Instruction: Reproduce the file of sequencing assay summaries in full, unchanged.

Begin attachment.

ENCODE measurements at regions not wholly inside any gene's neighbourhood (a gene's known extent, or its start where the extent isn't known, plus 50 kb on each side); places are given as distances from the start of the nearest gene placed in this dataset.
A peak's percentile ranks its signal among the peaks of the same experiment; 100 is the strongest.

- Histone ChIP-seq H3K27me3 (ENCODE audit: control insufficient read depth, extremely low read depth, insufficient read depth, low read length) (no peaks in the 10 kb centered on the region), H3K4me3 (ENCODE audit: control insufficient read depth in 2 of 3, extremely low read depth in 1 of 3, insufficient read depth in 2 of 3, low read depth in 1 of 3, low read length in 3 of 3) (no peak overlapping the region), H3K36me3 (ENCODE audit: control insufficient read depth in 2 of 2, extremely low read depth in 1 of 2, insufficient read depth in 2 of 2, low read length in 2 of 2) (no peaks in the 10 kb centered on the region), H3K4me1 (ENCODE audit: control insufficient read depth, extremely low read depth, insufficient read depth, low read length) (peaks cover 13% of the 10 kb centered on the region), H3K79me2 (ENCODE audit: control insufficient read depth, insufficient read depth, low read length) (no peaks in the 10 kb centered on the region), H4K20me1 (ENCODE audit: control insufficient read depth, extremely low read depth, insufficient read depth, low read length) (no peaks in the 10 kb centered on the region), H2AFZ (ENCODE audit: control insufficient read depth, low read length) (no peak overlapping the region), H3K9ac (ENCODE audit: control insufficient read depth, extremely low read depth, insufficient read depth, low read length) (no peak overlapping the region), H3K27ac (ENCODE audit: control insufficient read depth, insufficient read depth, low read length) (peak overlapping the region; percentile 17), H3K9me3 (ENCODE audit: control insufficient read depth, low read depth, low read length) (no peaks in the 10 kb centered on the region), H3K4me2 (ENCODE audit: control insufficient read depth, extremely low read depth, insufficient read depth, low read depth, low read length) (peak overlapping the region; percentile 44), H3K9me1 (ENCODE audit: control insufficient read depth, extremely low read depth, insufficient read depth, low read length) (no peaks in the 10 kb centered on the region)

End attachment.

ENCODE measurements at regions not wholly inside any gene's neighbourhood (a gene's known extent, or its start where the extent isn't known, plus 50 kb on each side); places are given as distances from the start of the nearest gene placed in this dataset.
A peak's percentile ranks its signal among the peaks of the same experiment; 100 is the strongest.

- Histone ChIP-seq H3K27me3 (ENCODE audit: control insufficient read depth, extremely low read depth, insufficient read depth, low read length) (no peaks in the 10 kb centered on the region), H3K4me3 (ENCODE audit: control insufficient read depth in 2 of 3, extremely low read depth in 1 of 3, insufficient read depth in 2 of 3, low read depth in 1 of 3, low read length in 3 of 3) (no peak overlapping the region), H3K36me3 (ENCODE audit: control insufficient read depth in 2 of 2, extremely low read depth in 1 of 2, insufficient read depth in 2 of 2, low read length in 2 of 2) (no peaks in the 10 kb centered on the region), H3K4me1 (ENCODE audit: control insufficient read depth, extremely low read depth, insufficient read depth, low read length) (peaks cover 13% of the 10 kb centered on the region), H3K79me2 (ENCODE audit: control insufficient read depth, insufficient read depth, low read length) (no peaks in the 10 kb centered on the region), H4K20me1 (ENCODE audit: control insufficient read depth, extremely low read depth, insufficient read depth, low read length) (no peaks in the 10 kb centered on the region), H2AFZ (ENCODE audit: control insufficient read depth, low read length) (no peak overlapping the region), H3K9ac (ENCODE audit: control insufficient read depth, extremely low read depth, insufficient read depth, low read length) (no peak overlapping the region), H3K27ac (ENCODE audit: control insufficient read depth, insufficient read depth, low read length) (peak overlapping the region; percentile 17), H3K9me3 (ENCODE audit: control insufficient read depth, low read depth, low read length) (no peaks in the 10 kb centered on the region), H3K4me2 (ENCODE audit: control insufficient read depth, extremely low read depth, insufficient read depth, low read depth, low read length) (peak overlapping the region; percentile 44), H3K9me1 (ENCODE audit: control insufficient read depth, extremely low read depth, insufficient read depth, low read length) (no peaks in the 10 kb centered on the region)